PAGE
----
“Jurgen Habermas and the Social Significance of Religion,” Peter Gordon (Amabel B. James Professor, Harvard University)
Wednesday, February 1, 5 p.m.
Supported by the Boston University Center for the Humanities and cosponsored by Boston University’s Elie Wiesel Center for Judaic Studies.
Respondent: Hugh Baxter (Department of Philosophy and School of Law, Boston University)
Moderator: Michael Zank (Acting Director, Elie Wiesel Center for Judaic Studies, Boston University)
Jurgen Habermas is indisputably the most consequential social theorist of postwar Germany. Trained in the traditions of Western Marxism and post-Kantian German Idealism, he is known chiefly for his tireless work in theorizing the philosophical foundations for rational discourse in modern democratic society. In his most recent writings, to the surprise of many observers, he has begun to appreciate the considerable contribution of religious discourse, and he has developed the rudiments of a theory according to which religious participants in modern democratic polities should be permitted to participate in public debate, provided they engage in the cooperative effort of “translating” their religious insights into terms that are intelligible to any and all participants in the public sphere. This theory has developed against the background of serious legal and political controversies in Germany, controversies that concern both the historical legacy of Christianity and the new presence of Islam. Professor Gordon will address the political context of Habermas’s theory, and he will explore the ways that Habermas’s theory both engages but also modifies major theories of secularization that have played a prominent role in postwar German social thought.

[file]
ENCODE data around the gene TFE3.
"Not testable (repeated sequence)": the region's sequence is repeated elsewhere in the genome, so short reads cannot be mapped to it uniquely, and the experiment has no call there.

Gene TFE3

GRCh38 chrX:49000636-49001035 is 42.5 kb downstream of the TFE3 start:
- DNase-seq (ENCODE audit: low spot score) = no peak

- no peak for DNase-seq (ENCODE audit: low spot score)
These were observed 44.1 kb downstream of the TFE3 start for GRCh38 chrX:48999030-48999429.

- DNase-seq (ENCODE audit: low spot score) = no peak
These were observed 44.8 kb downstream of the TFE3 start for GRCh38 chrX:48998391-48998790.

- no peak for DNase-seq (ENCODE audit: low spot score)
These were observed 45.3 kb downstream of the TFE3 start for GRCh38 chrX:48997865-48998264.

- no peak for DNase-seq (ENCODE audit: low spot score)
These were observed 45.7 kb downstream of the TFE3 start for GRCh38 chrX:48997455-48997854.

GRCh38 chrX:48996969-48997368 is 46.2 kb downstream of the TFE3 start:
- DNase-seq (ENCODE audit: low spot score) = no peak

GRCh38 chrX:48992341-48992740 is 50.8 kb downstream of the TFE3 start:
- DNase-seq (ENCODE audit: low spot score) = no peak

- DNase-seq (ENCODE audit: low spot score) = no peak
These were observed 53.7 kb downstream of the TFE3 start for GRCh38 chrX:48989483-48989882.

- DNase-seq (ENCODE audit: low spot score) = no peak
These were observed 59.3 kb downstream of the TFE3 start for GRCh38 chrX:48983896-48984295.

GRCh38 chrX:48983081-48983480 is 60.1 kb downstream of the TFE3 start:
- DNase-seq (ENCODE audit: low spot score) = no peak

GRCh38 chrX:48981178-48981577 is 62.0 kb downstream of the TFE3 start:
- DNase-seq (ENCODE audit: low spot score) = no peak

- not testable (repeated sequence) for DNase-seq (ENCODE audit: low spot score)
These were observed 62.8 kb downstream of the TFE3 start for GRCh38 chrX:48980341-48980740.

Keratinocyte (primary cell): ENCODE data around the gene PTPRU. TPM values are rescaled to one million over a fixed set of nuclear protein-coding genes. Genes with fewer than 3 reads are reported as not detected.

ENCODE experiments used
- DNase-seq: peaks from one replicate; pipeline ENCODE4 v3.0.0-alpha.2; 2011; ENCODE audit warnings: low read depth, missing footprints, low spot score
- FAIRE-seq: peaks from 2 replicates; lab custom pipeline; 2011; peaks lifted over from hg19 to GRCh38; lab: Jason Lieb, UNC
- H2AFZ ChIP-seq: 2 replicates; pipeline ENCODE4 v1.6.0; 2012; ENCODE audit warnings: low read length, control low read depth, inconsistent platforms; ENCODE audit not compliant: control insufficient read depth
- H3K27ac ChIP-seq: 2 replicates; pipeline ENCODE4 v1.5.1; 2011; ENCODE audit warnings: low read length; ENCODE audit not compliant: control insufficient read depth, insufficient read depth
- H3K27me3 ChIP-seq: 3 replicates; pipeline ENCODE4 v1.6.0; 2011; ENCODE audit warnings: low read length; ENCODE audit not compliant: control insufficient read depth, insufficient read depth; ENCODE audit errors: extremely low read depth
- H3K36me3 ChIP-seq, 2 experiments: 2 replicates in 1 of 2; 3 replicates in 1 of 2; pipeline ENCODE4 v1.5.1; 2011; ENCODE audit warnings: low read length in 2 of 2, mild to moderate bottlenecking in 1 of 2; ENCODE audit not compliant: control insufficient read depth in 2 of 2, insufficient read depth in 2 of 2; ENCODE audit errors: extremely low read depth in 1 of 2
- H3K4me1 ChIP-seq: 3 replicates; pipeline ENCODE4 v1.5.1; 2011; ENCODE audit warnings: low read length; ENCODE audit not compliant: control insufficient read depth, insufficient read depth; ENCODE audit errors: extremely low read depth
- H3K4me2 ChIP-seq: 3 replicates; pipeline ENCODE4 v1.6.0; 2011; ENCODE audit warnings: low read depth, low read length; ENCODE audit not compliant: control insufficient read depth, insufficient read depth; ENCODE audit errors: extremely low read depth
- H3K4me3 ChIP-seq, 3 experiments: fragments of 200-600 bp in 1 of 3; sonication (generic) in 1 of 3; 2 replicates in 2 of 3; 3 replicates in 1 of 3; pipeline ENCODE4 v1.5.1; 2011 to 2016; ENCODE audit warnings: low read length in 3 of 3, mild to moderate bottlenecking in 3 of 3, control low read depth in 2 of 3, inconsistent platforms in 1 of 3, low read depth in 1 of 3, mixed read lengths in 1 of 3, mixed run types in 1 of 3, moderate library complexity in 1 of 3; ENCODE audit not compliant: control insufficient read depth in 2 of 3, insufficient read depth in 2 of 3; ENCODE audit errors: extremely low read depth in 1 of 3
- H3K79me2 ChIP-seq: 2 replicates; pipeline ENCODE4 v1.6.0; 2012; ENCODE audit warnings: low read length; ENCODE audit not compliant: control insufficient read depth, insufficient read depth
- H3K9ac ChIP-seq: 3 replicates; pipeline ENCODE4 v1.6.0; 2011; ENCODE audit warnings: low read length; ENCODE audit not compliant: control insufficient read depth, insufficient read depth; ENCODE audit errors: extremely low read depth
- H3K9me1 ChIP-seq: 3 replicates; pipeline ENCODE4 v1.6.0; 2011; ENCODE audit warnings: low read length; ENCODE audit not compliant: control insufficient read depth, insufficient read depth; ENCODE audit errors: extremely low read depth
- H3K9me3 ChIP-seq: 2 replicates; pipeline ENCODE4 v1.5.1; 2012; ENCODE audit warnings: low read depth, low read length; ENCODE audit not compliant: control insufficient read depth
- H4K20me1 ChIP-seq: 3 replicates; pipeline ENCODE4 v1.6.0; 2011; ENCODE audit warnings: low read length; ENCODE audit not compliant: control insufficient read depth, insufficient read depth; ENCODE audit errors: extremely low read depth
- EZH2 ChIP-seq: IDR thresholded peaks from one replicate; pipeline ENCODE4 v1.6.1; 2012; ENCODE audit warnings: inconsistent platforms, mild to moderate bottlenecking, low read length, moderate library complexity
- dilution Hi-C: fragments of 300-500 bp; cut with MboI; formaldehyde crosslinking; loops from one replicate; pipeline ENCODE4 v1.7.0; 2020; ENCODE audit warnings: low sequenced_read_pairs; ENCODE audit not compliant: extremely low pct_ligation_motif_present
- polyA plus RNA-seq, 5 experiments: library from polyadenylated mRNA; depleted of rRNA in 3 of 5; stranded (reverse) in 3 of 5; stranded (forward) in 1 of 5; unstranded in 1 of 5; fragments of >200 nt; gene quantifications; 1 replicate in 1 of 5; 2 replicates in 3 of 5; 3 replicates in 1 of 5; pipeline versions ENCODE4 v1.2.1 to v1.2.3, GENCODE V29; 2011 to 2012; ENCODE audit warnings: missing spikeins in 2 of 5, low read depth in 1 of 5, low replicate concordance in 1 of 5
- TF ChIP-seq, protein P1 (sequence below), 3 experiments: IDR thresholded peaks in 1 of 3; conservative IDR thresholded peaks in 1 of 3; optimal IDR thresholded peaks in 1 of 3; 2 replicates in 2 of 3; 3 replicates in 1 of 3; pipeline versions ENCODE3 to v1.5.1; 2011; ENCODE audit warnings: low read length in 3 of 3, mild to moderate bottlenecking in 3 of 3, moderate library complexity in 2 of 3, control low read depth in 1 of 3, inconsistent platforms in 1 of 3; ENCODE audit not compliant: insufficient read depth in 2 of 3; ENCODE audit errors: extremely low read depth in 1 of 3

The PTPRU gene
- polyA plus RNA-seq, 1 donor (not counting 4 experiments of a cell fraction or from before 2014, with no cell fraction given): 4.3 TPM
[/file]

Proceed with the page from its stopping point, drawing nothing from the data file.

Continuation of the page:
Peter E. Gordon is the Amabel B. James Professor of History at Harvard University, and specializes in modern European intellectual history from the late-eighteenth to the late-twentieth century.
This event is free and open to the public.